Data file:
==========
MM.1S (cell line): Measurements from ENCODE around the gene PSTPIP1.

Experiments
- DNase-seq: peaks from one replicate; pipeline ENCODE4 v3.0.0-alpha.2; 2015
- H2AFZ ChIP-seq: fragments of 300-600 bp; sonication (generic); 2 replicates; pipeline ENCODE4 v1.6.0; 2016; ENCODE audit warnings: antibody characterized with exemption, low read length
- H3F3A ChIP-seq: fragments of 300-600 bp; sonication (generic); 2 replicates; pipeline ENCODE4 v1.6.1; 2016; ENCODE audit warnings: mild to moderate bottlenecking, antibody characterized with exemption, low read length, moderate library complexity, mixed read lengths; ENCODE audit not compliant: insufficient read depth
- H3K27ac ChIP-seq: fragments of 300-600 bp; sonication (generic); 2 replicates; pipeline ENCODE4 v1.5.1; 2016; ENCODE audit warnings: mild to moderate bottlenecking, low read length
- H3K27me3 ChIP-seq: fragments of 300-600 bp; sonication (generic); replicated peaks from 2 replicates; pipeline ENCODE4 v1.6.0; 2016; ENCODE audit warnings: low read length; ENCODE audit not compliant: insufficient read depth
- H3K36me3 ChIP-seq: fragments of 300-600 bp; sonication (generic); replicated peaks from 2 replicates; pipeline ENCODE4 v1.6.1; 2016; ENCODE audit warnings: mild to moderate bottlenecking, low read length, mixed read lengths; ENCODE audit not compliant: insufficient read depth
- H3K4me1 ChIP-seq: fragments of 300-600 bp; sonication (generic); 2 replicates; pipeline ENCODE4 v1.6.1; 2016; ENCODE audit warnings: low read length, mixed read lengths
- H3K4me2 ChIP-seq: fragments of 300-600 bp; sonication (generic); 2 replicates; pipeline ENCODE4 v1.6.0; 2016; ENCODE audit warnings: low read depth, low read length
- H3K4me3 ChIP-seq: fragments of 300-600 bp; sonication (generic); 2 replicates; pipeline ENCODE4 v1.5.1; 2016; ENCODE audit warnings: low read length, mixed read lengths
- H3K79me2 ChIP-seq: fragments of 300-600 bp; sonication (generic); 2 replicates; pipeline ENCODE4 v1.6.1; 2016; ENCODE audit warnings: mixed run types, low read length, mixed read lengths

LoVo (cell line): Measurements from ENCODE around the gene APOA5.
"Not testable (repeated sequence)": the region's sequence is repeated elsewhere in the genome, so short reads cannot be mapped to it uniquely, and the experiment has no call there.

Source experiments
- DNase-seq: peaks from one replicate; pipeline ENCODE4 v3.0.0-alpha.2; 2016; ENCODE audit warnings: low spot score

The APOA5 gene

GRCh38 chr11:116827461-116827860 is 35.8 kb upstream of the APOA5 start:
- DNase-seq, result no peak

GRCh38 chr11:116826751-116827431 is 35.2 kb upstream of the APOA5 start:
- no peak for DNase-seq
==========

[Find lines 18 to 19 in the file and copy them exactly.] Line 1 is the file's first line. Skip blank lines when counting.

GRCh38 chr11:116827461-116827860 is 35.8 kb upstream of the APOA5 start:
- DNase-seq, result no peak